It’s easy to give in to impulse buys in the dog treats and bone sections of the pet store. Most dogs like bones, but the views of veterinarians on this matter are split. It’s crucial to separate reality from fiction when it comes to dog bones, which is why so many myths persist.
It’s crucial that you offer your dog a bone that is safe for his digestive system if you plan on doing so. Let’s start with a discussion of the benefits and drawbacks.
The Dangers of Bones
Bones can cause:
- Damaged teeth
- Gastrointestinal blockage
- Cuts in the mouth or tonsils
Advantages of Bones
- Good source of calcium, minerals, and nutrients
- Chewing on bones helps prevent tartar and plaque buildup on teeth
- Keeps your dog occupied
- Chewing can stimulate adult teeth growth in puppies
- Chewing can strengthen the stomach muscles, strengthen the stomach muscles, prevent bloat, foster healthy bowel movements, and prevent anal gland problems.
- Better bones than your shoes … dogs will chew on something
Which Bones Are Appropriate?
Most veterinarians agree on several basic facts concerning bones. Despite the fact that you may be tempted to feed your dog cooked turkey bones or even beef bones this holiday season, raw bones are preferable. Splinters from broken rawhide bones might become stuck in your dog’s digestive tract and cause illness. Raw femur or hip bones with flesh, marrow, or cartilage still attached are a popular request at butcher shops.
Guidelines for protecting yourself are listed below:
- Size-appropriateness is essential when it comes to skeletal structures. A smaller dog can’t have a bone as big as a German Shepherd or Mastiffs. Dogs shouldn’t be able to swallow a bone whole, thus they should be bigger than the dog’s muzzle, as recommended by the American Kennel Club.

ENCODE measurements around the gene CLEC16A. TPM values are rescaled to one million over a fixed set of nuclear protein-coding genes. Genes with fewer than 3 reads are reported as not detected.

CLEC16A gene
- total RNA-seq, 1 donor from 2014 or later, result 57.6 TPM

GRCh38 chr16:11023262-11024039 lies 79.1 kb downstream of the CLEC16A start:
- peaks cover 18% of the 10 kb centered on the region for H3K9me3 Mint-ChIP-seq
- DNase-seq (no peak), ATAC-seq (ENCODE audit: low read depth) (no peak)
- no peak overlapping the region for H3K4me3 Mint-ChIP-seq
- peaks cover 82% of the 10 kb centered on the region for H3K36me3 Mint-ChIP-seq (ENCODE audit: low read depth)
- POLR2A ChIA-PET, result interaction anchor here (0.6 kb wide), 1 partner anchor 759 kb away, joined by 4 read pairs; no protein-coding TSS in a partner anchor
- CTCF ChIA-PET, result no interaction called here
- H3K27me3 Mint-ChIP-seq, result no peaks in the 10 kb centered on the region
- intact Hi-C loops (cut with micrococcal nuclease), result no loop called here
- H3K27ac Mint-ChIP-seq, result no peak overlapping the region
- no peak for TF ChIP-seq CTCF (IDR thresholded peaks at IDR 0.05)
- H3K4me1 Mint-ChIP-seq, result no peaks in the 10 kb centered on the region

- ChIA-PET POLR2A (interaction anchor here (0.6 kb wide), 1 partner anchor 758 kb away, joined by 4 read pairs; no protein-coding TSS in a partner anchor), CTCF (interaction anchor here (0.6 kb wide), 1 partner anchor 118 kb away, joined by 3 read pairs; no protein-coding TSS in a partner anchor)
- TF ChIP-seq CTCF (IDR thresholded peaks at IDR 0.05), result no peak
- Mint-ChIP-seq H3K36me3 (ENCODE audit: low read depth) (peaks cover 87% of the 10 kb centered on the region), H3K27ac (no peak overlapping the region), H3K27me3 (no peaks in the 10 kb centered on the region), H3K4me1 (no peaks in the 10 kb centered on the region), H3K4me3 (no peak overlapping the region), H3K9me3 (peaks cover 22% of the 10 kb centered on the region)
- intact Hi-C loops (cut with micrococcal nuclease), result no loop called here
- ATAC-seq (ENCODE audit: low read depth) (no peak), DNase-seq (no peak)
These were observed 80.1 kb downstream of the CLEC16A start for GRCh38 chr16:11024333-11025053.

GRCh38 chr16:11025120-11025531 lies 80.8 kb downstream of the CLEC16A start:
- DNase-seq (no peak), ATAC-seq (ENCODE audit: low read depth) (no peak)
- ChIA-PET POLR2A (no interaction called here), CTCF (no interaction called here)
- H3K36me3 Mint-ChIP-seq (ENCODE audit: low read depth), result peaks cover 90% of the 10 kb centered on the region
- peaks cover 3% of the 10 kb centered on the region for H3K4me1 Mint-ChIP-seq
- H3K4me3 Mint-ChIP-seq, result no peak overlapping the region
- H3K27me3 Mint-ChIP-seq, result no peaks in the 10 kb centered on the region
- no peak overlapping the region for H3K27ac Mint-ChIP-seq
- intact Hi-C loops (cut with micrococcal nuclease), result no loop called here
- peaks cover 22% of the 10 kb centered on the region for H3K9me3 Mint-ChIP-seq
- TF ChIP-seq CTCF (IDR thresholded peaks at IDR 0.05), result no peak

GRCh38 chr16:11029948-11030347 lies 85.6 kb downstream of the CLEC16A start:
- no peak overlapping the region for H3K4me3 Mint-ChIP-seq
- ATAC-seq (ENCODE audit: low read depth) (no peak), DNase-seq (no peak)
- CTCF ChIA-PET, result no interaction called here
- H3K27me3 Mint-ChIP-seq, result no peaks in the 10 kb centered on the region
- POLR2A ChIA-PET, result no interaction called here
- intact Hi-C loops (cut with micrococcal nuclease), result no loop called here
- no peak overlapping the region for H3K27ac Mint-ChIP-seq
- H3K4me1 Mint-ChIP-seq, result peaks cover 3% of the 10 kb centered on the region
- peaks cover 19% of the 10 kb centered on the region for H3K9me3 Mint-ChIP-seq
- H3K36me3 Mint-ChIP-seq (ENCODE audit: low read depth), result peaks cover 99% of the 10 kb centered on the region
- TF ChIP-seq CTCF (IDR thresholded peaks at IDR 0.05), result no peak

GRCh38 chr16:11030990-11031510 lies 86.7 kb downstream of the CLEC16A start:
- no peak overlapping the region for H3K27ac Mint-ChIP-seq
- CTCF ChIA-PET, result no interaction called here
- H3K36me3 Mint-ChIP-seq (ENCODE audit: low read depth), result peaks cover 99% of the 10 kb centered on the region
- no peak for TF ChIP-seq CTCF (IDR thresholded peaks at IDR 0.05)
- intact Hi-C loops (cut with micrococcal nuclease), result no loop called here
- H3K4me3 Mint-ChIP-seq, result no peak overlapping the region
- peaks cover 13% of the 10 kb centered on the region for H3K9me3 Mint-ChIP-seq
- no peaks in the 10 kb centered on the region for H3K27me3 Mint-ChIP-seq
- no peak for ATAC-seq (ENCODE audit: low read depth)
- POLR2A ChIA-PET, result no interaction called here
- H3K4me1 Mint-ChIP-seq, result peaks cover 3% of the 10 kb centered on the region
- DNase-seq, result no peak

- Dead bodies should be thrown out. Always err on the side of caution. Remove the bone from your dog after 10 or 15 minutes and store it in the fridge to prevent it from being chewed into small bits. As soon as three or four days have passed, dispose of the bones.
- Please refrain from giving your dog a bone if he is currently undergoing dental treatment or has pancreatitis.
- It’s not safe to give your dog a bone that’s been sliced in half. For instance, if you cut your leg, the bone may splinter more easily.
- Avoid giving your dog any kind of pork or rib bones since they tend to splinter easily.
- Watch your calorie consumption during the day. Calorie content might be considerable in bones with a lot of marrow.
No one knows your dog as you do. Pick a bone that will last as long as your dog tends to chew. Even though bones are beneficial because they satiate your dog’s natural want to chew, they may also be harmful. In order to prevent your dog from swallowing any broken bits, it is important to keep a close eye on him as he chews.